If I tell you this you may not believe it, but it is true.  I have my hives on my friends property up the block. He has 20 acres of land. He gets onto his riding lawnmower without any bee suit and drives that thing directly in front of the beehives.  He goes back and forth and all around and sometimes makes a mistake and blows the grass all over them.  They sometimes all come out to see what is up,but he has never gotten stung. He has even stopped in front of them and gone into reverse after sitting a few seconds. He is crazy, but he believes the bees will not sting him. 

We only have to do this once a year as I posted up above. Thank god because I go up there when he does this work and I sit and wait with the benedryl

He is a very brave soul
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deerhunter
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« Reply #17 on: April 27, 2009, 09:15:58 PM »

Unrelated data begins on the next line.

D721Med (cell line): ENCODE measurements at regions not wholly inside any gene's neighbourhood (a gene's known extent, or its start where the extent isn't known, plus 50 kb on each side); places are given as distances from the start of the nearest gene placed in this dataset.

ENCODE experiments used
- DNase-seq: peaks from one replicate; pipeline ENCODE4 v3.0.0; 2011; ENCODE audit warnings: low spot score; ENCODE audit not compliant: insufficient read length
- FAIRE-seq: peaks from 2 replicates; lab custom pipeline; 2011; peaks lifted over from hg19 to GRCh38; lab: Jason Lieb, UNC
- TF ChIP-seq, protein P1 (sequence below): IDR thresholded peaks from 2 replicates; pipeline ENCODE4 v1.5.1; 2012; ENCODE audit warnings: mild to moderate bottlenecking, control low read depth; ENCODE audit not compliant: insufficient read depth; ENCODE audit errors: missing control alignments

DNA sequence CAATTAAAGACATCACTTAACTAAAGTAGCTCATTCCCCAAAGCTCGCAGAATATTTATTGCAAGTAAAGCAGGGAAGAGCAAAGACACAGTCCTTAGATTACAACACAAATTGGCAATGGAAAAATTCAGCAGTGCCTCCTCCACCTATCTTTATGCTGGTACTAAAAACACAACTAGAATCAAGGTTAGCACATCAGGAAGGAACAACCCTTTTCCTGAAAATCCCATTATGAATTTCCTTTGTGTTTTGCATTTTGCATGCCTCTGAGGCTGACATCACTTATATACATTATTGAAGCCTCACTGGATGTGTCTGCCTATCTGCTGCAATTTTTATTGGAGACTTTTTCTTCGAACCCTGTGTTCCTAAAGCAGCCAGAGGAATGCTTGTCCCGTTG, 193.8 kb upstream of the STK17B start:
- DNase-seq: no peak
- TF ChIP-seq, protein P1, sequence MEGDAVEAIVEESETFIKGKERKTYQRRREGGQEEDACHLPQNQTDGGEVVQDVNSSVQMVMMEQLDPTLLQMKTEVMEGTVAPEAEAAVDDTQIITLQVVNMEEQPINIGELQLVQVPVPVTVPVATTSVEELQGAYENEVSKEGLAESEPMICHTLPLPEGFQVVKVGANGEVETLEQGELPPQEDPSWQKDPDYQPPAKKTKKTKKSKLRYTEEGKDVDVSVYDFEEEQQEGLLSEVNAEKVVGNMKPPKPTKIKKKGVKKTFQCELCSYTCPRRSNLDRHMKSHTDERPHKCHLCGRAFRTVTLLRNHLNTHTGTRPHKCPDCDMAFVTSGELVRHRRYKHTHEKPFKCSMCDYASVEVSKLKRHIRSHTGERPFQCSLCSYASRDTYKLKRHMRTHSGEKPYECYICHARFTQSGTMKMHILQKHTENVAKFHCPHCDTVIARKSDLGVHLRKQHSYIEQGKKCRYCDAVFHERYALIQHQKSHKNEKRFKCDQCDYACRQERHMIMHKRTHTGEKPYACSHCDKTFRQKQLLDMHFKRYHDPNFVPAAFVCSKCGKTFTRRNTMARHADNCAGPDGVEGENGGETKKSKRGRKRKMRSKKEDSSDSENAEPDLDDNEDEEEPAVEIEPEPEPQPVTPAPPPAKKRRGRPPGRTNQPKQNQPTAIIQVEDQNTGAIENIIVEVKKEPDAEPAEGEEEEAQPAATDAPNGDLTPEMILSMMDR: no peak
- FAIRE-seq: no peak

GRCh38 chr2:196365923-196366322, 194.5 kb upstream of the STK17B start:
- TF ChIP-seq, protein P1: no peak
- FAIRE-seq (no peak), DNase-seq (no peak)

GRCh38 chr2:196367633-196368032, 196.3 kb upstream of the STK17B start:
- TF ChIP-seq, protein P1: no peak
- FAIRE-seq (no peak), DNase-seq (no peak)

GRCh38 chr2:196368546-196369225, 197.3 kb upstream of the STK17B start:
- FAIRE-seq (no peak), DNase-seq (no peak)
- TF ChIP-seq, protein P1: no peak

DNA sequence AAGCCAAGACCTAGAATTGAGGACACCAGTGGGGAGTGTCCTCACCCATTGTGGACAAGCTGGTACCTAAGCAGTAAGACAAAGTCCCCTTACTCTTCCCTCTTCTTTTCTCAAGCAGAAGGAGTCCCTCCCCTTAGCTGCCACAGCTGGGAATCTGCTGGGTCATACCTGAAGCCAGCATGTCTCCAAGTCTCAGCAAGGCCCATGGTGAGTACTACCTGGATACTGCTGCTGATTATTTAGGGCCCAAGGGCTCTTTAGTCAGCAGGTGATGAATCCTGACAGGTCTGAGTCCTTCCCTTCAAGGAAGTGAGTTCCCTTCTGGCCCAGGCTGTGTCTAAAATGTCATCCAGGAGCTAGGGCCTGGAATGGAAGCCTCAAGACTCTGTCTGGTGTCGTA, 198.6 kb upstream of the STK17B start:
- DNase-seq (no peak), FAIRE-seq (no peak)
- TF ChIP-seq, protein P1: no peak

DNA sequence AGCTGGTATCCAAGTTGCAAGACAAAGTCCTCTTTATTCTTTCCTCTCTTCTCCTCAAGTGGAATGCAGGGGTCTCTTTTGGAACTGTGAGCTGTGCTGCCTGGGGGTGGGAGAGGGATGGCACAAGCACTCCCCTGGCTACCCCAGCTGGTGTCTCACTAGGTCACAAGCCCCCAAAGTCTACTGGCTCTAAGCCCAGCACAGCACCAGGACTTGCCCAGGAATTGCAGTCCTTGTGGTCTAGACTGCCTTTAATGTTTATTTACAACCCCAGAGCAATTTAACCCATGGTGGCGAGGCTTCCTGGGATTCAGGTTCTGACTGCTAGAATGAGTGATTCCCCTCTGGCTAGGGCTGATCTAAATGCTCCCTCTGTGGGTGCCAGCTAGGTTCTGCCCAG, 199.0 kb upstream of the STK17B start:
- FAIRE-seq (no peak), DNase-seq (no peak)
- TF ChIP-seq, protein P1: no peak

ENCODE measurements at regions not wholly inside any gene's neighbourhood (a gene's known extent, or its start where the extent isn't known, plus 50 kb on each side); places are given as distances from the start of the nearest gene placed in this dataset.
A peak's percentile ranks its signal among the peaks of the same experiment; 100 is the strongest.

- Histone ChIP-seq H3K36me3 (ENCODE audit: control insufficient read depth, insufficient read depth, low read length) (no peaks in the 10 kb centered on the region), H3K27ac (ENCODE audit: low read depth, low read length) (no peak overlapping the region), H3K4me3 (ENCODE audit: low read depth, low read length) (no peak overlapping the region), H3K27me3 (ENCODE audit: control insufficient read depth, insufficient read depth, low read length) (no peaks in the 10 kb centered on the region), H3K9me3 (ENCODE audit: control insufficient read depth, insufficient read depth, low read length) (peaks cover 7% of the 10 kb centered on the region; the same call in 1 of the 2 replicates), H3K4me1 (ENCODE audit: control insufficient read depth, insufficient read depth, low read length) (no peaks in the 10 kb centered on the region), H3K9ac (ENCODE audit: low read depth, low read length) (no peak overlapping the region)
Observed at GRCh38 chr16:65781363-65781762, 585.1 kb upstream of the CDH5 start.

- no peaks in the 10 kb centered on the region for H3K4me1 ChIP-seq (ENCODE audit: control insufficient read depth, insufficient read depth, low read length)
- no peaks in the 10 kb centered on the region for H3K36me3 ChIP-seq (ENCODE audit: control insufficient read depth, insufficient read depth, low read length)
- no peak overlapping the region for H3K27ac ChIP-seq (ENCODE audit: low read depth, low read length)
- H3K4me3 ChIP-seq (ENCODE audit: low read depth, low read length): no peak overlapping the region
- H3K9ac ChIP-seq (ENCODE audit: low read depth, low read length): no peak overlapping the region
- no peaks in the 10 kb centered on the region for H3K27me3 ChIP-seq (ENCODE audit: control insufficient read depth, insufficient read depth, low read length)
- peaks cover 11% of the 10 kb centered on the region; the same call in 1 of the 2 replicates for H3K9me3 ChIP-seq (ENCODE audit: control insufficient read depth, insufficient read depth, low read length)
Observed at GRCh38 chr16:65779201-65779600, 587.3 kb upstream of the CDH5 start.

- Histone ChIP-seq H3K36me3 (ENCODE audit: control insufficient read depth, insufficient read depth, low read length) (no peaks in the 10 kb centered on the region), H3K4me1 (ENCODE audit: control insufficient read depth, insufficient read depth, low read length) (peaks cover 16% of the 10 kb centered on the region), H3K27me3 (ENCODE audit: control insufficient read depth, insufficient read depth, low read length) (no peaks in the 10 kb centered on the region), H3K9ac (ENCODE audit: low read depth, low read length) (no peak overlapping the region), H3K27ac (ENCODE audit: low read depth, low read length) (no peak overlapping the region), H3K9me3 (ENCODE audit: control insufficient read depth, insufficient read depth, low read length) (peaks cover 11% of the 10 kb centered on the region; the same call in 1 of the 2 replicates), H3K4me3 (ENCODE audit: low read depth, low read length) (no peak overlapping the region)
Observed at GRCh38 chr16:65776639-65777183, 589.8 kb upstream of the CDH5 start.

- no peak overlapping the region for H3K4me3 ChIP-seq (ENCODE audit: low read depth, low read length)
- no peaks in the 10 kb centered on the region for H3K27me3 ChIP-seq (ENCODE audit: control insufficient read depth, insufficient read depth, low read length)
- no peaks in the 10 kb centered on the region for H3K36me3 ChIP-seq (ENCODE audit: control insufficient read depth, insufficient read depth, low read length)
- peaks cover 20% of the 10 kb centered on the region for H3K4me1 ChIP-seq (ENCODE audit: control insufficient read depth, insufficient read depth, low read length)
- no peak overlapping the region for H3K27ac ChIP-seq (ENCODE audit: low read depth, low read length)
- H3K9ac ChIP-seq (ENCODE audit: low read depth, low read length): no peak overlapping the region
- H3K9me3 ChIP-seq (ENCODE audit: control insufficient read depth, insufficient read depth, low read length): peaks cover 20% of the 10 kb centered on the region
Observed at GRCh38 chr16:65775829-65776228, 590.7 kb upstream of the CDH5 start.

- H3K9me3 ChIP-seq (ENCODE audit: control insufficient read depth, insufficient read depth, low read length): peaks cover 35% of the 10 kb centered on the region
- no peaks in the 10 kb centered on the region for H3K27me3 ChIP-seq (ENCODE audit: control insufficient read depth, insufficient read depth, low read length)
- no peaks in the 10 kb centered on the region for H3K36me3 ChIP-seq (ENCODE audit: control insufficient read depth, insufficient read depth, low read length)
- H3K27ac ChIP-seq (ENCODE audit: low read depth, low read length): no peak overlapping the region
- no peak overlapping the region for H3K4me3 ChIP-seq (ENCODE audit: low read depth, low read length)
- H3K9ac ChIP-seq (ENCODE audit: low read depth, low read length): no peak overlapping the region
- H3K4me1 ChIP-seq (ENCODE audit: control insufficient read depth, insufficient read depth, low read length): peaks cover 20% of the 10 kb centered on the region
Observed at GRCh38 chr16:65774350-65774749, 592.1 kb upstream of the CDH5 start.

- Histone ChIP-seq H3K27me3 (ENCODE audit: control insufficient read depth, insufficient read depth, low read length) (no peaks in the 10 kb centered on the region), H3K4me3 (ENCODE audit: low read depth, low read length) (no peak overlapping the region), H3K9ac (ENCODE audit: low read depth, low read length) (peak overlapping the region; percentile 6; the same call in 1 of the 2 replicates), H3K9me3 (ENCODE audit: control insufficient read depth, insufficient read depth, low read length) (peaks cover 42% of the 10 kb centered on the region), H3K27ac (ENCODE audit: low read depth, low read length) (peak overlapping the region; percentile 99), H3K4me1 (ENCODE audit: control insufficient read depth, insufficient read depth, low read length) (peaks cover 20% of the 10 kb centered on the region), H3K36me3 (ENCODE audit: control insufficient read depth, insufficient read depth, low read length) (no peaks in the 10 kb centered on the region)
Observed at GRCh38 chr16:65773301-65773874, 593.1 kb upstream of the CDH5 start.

I use landscaping fabric in front and around the hives and use Creek sand and rocks on top so I never have any grass around my hives.

 
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Bee Happy
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« Reply #18 on: April 27, 2009, 09:40:26 PM »

Maybe a walk behind reel mower (the ancient push type with no motor)?  reasonably quiet, no ehxhaust, not very not sure what word I need here - it doesn't fling stuff at near ultrasonic speeds.
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dpence
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« Reply #19 on: April 27, 2009, 10:26:54 PM »

We use a bagger mower, and hand clippers.  Plant lots of ladino clover, it doesn't grow too high... grin

David